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OfWhat? Are Regulators Protecting Consumers Sufficiently?

Images © Ofwat, Ofgem and Ofcom respectively.

About The Author

Georgia Mitchell (Writer)

Georgia is in her second year of Law at Newcastle University. She is currently pursuing a career as a commercial solicitor, and hopes to work abroad within the EU at some point in her future career. Outside of her studies, Georgia is an avid tennis fan.

Last week Owen Paterson, Environment Secretary, urged water companies to reduce their costs and revoke any plans of future price hikes to alleviate the pressure inflicted on people’s finances. The government has instructed the water regulator to pressurise and scrutinise suppliers to certify that the increase is not merely to maximise their profits.

Unfortunately, it seems this advice was sent to the wrong regulatory authority; Ofwat has been more stringent on price increases than Ofgem (the UK’s energy regulator). Ofgem have compromised and allowed the top energy firms to increase prices by an average of around 9.8%, whilst Ofwat denied an application by Thames Water to increase prices by 8%.

This raises the question, are regulators really protecting consumers sufficiently?

It is not only Ofgem that have been somewhat slow to protect consumers. Ofcom, the communications industry regulator has also recently received bad press.

A plethora of Britain’s largest mobile phone operators have come under recent scrutiny by Government after deplorable figures revealed that a large majority of certain areas cease to be covered by the companies’ promised 3G network.

Some of the most renowned corporations such as Vodafone and EE relentlessly promote their alleged rapid connection speeds and vast network coverage. However, Ofcom ascertained that on average a mere 35% of Britain’s major roads were actually being provided with 3G from the companies, with 10% of the roads having no 3G coverage whatsoever.

It could be argued that when people agree to a mobile phone contract because of companies’ assured advantages (such as network coverage) and this then ceases to be the case, then the contract has been breached, meaning some sort of compensation is due to the customer.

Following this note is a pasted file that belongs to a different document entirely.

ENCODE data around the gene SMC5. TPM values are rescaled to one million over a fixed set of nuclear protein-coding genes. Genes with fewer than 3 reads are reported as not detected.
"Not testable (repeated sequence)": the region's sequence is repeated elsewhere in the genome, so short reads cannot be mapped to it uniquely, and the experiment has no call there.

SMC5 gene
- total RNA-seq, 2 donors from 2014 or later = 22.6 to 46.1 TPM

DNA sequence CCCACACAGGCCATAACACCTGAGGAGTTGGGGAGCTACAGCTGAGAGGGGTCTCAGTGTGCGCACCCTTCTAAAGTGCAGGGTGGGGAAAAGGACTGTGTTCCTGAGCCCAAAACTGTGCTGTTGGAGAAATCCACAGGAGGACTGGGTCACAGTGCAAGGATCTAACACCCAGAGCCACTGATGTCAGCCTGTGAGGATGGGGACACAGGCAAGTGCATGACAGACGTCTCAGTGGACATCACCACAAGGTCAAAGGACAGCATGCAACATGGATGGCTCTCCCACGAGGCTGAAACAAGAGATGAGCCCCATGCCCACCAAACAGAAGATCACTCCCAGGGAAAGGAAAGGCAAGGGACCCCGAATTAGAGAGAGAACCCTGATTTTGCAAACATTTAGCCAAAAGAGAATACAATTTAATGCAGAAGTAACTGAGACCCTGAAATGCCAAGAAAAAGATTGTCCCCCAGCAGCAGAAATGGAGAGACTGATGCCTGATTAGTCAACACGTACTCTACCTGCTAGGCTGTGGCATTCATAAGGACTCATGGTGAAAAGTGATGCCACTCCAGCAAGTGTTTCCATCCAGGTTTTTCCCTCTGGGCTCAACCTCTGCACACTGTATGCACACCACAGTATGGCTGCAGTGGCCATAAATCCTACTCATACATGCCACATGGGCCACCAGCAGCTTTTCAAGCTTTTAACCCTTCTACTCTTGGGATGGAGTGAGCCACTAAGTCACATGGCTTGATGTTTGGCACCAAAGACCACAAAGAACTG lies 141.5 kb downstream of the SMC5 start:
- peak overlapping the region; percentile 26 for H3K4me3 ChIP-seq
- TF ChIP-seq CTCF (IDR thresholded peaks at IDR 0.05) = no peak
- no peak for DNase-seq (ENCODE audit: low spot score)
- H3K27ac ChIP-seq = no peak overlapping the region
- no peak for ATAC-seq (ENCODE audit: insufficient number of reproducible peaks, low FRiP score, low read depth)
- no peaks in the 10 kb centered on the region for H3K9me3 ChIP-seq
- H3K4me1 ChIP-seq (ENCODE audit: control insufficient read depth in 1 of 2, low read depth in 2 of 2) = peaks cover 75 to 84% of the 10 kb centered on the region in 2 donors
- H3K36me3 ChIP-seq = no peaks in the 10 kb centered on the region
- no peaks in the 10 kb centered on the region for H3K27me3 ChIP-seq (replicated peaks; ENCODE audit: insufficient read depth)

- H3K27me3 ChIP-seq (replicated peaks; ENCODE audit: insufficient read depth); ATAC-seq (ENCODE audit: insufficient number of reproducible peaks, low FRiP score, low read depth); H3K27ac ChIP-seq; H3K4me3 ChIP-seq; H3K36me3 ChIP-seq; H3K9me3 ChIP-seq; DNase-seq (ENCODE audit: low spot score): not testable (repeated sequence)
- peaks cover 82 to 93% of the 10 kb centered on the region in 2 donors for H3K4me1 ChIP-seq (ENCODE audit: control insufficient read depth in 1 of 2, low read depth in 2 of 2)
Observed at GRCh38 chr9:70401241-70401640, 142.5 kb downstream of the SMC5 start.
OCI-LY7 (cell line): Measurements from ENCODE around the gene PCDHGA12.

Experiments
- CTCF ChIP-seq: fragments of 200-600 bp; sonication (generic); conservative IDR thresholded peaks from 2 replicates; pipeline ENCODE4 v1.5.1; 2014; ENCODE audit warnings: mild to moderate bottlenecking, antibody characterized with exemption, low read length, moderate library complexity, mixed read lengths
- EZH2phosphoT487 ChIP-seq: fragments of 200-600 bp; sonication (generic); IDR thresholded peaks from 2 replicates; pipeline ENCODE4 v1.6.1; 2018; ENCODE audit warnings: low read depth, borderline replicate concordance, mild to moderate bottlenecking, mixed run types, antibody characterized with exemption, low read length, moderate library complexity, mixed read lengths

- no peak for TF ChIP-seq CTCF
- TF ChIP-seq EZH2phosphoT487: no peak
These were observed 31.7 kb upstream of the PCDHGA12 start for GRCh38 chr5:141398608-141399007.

However is this argument feasible? Unfortunately it seems not. In short, most companies ensure they include subtle exceptions within their contracts to protect themselves from claims. The majority of large corporations have ‘safeguards’ implemented within contracts, excluding themselves from liability in case for lack of coverage. Contracts often stipulate coverage cannot be guaranteed in all areas due to interference, whether it is due to geographical issues or simply due to the surrounding infrastructure. Usually, the responsibility to check whether the area is suitable for 3G is with the customer before agreeing to the proposed contract.

Although a moot point whether telephone contracts can be regarded as ‘Goods’, Section 14 of The Sales of Goods Act 1979 provides that goods must be of satisfactory quality and fit for purpose. Usually, when making the contract the company requires you to state the reason and purpose for the device and contract. Essentially, a lack of coverage is not a breach of contract - the coverage maps all have disclaimers on stating that local conditions vary and that they are all based on an outdoor signal. In any case coverage is almost always viewed as a ‘best effort’, not a promise or a guarantee.

This does not appear to be a satisfactory state of affairs. This is a prime example of suppliers abusing their dominant positions and the freedom of contract.

Alongside the lack of connection, Ofcom has recognised a number of issues in respect to companies covertly increasing the price of consumer tariffs without prior notice. Ofcom’s major proposal this year was to intervene to allow consumers to terminate their contract without penalty if their provider introduces any price increase within the duration of their contract. Ofcom has also expressed that they expect providers to be unambiguous and upfront about potential price rises and of the consumer’s right to revoke the contract in the event of such an increase. As recent as October 23rd, Ofcom provided that it would now regard any increase to the "recurring monthly subscription charge" in a fixed-price deal as "materially detrimental" to customers and small businesses. However, the regulator said EU law made it impossible to ban price hikes during fixed-price contracts completely, but that it had gone as far as it possibly could.

The EU directive 93/13 states that if a service provider alters the conditions of a fixed term directive during the agreed term they must by law inform the consumer of their right to leave the contract penalty free. This was codified into British Law in the Unfair Terms Consumer Contracts regulations 2009.

Mobile companies comply with the directive all over Europe. It is argued that only in the UK has the regulatory authority failed to enforce the directive allowing service providers to extort customers to the tune of billions of pounds. Whilst Ofcom have eventually complied with the directive, it has taken four years to do so. This delay in action is not satisfactory, especially when it provokes unnecessary anguish for the public.